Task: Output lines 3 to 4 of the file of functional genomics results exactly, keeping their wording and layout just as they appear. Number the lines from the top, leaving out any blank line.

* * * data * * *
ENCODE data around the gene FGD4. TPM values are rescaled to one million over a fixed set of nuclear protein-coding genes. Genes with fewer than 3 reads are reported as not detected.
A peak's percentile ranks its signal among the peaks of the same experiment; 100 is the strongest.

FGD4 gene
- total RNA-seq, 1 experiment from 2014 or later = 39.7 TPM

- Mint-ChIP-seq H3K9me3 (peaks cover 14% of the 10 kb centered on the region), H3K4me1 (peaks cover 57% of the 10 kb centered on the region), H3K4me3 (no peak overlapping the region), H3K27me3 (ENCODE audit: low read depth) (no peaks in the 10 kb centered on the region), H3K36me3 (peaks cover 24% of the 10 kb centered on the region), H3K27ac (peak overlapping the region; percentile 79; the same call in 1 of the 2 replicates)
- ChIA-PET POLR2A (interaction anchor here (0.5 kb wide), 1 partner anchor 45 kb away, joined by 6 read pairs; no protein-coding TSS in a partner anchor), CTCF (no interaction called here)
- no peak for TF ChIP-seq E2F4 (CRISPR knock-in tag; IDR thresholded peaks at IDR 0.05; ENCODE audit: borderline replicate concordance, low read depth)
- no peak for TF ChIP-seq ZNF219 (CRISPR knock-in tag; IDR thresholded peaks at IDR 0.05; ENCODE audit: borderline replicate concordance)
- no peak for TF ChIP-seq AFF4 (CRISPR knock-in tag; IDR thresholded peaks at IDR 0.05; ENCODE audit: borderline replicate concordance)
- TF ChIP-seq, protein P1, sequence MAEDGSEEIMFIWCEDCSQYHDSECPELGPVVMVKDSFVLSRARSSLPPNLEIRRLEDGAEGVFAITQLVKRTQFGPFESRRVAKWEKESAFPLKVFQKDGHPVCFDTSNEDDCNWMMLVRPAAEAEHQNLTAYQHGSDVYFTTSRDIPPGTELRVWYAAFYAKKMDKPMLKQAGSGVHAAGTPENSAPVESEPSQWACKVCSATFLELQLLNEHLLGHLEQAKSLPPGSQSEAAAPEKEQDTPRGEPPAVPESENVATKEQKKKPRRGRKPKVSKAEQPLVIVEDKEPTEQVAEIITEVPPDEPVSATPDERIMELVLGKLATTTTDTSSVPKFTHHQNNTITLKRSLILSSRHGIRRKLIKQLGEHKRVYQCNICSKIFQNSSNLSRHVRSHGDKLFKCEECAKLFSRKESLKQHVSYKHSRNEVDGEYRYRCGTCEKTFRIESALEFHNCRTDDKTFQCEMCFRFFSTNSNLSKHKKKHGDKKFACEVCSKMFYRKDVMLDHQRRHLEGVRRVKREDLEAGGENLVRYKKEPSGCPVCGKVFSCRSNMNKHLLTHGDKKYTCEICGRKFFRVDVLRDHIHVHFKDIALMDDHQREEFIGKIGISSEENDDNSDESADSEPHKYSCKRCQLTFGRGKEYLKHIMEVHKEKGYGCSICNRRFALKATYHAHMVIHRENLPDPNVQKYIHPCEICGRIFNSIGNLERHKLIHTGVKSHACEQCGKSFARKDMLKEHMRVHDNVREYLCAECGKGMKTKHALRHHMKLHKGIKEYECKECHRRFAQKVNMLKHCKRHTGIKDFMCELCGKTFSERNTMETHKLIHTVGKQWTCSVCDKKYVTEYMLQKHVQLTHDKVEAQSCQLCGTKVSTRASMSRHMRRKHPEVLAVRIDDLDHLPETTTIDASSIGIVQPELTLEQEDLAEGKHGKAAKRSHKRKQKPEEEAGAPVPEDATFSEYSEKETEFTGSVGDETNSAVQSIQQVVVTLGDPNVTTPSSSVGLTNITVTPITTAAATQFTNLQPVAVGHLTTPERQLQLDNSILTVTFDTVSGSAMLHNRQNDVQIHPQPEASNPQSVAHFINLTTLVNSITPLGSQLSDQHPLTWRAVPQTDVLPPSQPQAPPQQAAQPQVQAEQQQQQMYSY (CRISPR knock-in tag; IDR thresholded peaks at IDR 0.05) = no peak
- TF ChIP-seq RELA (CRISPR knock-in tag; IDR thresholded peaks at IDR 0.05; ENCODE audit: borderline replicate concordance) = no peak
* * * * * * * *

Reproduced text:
FGD4 gene
- total RNA-seq, 1 experiment from 2014 or later = 39.7 TPM